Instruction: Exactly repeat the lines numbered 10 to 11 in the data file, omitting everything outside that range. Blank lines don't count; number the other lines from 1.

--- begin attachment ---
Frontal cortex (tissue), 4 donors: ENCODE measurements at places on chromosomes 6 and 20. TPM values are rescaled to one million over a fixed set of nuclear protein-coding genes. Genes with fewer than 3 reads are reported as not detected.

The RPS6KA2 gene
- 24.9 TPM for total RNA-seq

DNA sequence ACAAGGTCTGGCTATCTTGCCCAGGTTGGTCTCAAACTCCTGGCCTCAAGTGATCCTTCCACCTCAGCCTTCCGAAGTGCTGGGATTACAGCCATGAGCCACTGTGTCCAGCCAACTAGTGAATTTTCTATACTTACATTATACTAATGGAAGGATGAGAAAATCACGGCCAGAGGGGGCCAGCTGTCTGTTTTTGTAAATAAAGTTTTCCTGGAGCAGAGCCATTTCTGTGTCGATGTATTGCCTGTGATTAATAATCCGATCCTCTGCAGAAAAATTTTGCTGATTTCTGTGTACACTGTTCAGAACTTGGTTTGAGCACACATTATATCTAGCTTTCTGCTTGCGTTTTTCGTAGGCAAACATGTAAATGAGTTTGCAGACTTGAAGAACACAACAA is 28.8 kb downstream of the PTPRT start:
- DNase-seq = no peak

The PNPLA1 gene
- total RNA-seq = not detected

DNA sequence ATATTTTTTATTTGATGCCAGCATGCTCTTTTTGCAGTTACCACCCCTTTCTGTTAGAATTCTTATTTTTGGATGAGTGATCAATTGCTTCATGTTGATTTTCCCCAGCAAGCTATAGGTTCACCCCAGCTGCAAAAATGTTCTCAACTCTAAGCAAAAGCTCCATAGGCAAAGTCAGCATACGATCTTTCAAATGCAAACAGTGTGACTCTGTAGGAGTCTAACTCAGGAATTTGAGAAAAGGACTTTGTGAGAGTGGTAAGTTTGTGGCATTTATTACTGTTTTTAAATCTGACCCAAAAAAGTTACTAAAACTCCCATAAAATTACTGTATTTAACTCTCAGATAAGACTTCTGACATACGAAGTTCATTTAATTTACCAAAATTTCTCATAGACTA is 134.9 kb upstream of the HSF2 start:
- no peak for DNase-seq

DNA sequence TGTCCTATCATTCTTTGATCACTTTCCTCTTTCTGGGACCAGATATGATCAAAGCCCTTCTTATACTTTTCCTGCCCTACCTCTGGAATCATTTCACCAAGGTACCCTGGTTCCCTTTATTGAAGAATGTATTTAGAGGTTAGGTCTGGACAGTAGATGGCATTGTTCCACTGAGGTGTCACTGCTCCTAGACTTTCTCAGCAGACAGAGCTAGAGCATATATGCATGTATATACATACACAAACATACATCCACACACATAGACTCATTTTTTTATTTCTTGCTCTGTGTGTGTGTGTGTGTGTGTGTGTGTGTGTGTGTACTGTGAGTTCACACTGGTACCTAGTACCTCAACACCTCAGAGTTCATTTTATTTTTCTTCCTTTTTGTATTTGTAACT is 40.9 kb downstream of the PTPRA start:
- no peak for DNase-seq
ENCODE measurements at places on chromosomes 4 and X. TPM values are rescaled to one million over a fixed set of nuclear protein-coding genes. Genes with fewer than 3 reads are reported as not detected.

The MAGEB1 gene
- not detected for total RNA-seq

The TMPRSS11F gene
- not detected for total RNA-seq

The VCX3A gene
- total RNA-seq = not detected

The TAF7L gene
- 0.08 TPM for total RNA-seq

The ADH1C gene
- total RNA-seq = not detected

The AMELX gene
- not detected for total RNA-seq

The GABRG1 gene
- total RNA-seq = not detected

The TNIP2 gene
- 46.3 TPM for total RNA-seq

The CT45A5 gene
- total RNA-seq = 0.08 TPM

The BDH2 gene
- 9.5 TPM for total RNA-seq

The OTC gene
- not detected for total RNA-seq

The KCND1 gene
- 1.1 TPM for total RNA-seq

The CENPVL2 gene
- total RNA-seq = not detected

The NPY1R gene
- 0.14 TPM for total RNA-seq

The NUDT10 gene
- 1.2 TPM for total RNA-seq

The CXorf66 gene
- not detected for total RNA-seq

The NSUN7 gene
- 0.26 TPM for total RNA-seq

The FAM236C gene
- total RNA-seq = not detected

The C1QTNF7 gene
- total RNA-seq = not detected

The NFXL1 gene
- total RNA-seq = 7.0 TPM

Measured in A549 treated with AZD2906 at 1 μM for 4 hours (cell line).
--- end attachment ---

DNA sequence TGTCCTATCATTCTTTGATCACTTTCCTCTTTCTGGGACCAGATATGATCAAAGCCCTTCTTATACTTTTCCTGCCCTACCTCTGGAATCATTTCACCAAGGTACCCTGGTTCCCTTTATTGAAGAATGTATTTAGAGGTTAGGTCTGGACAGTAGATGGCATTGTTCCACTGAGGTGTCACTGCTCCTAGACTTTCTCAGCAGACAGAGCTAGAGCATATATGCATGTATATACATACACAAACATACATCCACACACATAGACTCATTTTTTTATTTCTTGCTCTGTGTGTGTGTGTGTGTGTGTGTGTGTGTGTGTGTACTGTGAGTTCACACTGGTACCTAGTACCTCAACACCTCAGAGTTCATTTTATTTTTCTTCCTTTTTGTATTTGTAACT is 40.9 kb downstream of the PTPRA start:
- no peak for DNase-seq